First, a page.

Department of Health & Human Services

Centers for Medicare & Medicaid Services

7500 Security Boulevard, Mail Stop S3-02-01

Baltimore, Maryland 21244-1850


Office of Clinical Standards and Quality


Thomas F. Parker, M.D.

100 Highland Park Village

Suite 200

Dallas, TX  75205


Dear Dr. Parker:


I want to thank you for your thoughtful and considerate letter of June 5, 2009, addressed to Nancy-Ann DeParle at the White House and me at the Centers for Medicare & Medicaid Services (CMS).  As you know, this letter outlined some of the imperatives to reform the delivery of care to U.S. ESRD patients, focused on simultaneously improving patient outcomes as well as increasing efficiency and value. CMS appreciates the summary and recommendations that you have submitted from the April 2009, international conference in Boston titled ESRD: State of the Art and Charting the Challenges for the Future. Many of the findings of this conference have been known for years and, for a number of reasons, have yet to be successfully addressed. CMS would agree that now is a good time for us all to attempt to address the conference findings, as well as many others not articulated in your letter.


Some additional issues include:


  1. The U.S. healthcare system spends more per capita on healthcare than any other nation in the world, often with quality outcomes far inferior to other developed nations. This is true of ESRD care. While some aspects of our payment and reimbursement system contribute to this, other factors are involved, including failure to follow evidence-based guidelines, lag in adoption of health information technology, inability and reluctance to measure and hold accountable quality and efficiency at the individual provider level, etc.  Focusing on payment system reform alone won’t correct these other factors.


  1. There is disagreement, often due to a lack of sufficient evidence, for many of the proposed clinical interventions and initiatives that patients, providers and suppliers sometimes raise as solutions to ESRD treatment shortcomings. Any major changes we consider in the ESRD treatment and payment arena should, as a general rule, be based on sound, documented evidence, not opinion.


  1. The epidemic of Chronic Kidney Disease (CKD), still largely unrecognized by most Americans, must be included in any discussion of ESRD challenges. If we do nothing more to prevent the estimated 25 million Americans with CKD from progressing to ESRD, the financial and delivery system burden will be overwhelmed, reducing any hope of achieving the goals your letter raise. In addition, for those patients who inevitably progress to ESRD, the management of their transition from stage 2-4 CKD to stage 5 will be critical.


  1. Addressing the many issues facing CKD and ESRD care in the U.S. will involve not just consideration of potential regulatory and administrative remedies that CMS might be able to implement, but also identification of issues that are beyond CMS/HHS authority and that would require statutory changes through standard legislative channels. Furthermore, there are many improvements that ESRD providers, patients and suppliers, as well as pharmaceutical and device manufacturers,  might be able to achieve independent of statutory, regulatory, or administrative changes at the federal level, and are simply part of expected, “good” healthcare by providers and “responsibility” that patients should take. Finally, other payers have a role in addressing these issues.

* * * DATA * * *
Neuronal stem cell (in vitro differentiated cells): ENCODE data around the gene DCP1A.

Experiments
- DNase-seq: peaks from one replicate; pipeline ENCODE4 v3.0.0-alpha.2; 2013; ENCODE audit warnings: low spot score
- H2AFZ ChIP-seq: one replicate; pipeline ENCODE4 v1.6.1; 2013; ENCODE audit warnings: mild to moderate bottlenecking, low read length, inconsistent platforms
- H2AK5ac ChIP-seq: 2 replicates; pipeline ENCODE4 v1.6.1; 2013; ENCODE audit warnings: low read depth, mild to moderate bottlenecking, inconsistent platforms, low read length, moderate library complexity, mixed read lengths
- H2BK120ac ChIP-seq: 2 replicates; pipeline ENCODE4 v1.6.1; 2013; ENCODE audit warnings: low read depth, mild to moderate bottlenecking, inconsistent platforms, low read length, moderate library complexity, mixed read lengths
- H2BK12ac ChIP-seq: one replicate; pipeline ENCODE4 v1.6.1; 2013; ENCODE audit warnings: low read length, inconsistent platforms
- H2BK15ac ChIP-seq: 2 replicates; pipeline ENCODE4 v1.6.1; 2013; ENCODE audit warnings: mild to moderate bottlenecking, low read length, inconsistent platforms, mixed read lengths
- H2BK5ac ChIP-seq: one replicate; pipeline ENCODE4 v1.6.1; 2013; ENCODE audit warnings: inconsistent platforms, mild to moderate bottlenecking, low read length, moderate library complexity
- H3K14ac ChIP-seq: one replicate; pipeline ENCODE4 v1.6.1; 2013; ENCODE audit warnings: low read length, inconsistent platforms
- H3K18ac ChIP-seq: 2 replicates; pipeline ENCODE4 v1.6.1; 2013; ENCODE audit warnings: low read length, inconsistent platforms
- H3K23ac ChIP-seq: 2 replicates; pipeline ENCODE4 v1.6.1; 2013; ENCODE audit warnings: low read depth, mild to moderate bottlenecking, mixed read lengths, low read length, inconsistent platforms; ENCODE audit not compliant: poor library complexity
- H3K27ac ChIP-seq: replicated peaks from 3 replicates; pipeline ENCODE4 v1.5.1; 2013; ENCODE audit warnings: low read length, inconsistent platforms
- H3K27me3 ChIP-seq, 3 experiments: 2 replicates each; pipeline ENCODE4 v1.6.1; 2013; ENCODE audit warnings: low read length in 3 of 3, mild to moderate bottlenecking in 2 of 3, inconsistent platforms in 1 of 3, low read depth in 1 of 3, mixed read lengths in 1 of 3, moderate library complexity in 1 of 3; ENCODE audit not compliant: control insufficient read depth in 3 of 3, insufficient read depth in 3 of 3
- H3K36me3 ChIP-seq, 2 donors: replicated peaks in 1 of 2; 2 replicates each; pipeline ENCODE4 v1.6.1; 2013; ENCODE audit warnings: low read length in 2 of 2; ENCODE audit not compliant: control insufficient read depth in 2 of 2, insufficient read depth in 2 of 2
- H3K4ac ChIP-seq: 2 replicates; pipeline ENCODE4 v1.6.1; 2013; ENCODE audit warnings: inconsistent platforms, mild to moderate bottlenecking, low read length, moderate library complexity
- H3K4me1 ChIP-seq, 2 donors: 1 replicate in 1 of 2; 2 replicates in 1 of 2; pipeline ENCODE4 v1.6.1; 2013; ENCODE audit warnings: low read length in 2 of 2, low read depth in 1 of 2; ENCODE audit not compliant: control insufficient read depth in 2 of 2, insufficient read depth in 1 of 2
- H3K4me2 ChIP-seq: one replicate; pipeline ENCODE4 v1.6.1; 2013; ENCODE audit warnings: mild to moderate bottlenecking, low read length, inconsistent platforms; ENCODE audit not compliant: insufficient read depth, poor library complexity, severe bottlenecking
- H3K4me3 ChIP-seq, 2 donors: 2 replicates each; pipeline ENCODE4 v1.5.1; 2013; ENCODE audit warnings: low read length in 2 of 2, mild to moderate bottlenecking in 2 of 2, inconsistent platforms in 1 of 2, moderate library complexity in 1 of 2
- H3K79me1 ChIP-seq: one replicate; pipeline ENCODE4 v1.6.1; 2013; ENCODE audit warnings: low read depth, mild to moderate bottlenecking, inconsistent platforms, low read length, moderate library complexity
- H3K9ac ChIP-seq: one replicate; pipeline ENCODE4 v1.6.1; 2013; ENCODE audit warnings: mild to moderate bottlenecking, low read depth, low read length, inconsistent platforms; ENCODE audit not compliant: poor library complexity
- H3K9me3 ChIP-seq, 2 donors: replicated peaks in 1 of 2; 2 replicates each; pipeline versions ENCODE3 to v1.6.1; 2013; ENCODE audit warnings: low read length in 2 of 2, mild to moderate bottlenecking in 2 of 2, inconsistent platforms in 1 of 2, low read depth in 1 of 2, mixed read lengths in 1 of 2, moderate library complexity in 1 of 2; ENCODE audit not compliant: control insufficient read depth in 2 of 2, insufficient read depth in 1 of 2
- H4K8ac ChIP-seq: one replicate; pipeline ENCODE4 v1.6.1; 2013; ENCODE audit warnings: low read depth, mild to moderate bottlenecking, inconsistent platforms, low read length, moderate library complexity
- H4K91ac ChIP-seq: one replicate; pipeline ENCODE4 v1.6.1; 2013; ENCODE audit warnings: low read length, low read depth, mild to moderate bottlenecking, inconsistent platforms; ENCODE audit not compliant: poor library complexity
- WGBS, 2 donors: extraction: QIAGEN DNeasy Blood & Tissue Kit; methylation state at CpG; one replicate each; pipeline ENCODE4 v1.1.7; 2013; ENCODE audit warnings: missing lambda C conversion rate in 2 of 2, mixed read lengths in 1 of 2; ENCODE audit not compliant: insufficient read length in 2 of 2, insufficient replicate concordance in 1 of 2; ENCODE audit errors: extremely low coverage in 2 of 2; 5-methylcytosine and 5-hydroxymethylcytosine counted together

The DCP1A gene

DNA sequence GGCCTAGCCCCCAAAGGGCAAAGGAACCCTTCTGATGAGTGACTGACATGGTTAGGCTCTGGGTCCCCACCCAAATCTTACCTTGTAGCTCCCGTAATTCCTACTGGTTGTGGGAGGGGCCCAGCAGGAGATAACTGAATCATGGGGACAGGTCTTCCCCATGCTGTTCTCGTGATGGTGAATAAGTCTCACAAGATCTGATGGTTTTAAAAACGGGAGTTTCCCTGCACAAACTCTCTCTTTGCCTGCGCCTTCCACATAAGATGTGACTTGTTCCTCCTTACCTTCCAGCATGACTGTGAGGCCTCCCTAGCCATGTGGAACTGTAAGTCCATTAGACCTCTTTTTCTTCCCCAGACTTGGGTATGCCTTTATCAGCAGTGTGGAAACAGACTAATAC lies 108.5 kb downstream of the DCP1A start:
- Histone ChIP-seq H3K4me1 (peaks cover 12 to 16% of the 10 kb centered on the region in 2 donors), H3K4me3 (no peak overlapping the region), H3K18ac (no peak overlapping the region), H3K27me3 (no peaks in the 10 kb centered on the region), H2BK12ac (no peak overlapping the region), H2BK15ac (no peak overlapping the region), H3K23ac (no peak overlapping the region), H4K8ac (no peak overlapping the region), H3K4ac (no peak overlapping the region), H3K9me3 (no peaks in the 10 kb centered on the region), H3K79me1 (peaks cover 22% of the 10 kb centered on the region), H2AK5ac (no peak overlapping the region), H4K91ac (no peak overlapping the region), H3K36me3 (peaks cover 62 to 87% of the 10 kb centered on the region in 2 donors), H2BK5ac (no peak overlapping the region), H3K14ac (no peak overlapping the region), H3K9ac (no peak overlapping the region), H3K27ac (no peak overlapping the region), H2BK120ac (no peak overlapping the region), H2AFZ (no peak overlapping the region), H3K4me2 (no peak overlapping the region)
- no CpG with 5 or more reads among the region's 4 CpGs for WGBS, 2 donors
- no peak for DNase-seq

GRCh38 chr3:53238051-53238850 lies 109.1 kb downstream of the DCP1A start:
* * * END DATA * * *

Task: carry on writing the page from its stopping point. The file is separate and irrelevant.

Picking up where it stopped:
As a next step, I would suggest that we arrange a preliminary discussion of the issues you’ve raised, either by teleconference, or in person. I plan to call you about this, and my Administrative Assistant, Shanterri Brown-Jones, will be in touch with your office(s) to set this up and coordinate the logistics, including who should participate in ongoing discussions. It will be important to assure that all stakeholders have an opportunity to participate in any such discussions over time, including beneficiaries and their advocates. As you know, there are a number of proposed payment rules currently in the active public comment phase and we are about to go into the rulemaking process for Section 153(b): ESRD Bundled Payment Reform, in the near future. Any discussions about specific payment changes need to be limited during rulemaking, but there are numerous issues outlined in your letter that we can preliminarily address.


One last issue, the address that you used to send me your letter is not a CMS address, but a private residence in Baltimore. Would you please correct the address in any database or listings that might contain it to 7500 Security Boulevard, S3-02-01, Baltimore, MD  21244-1850.


I want to thank you again for raising these important issues pertaining to CKD and ESRD and look forward to working with you and others on these matters. If you have any questions, or if I can be of assistance at any time, please do not hesitate to contact me.  I am also sending this response to the co-signer of your letter.






Barry M. Straube, M.D.

CMS Chief Medical Officer

Director, Office of Clinical Standards and Quality

Centers for Medicare & Medicaid Services


CC:      Nancy-Ann DeParle



(published on RenalWEB with permission from Tom F. Parker, MD on August 28, 2009)

This is also available as a WORD document.

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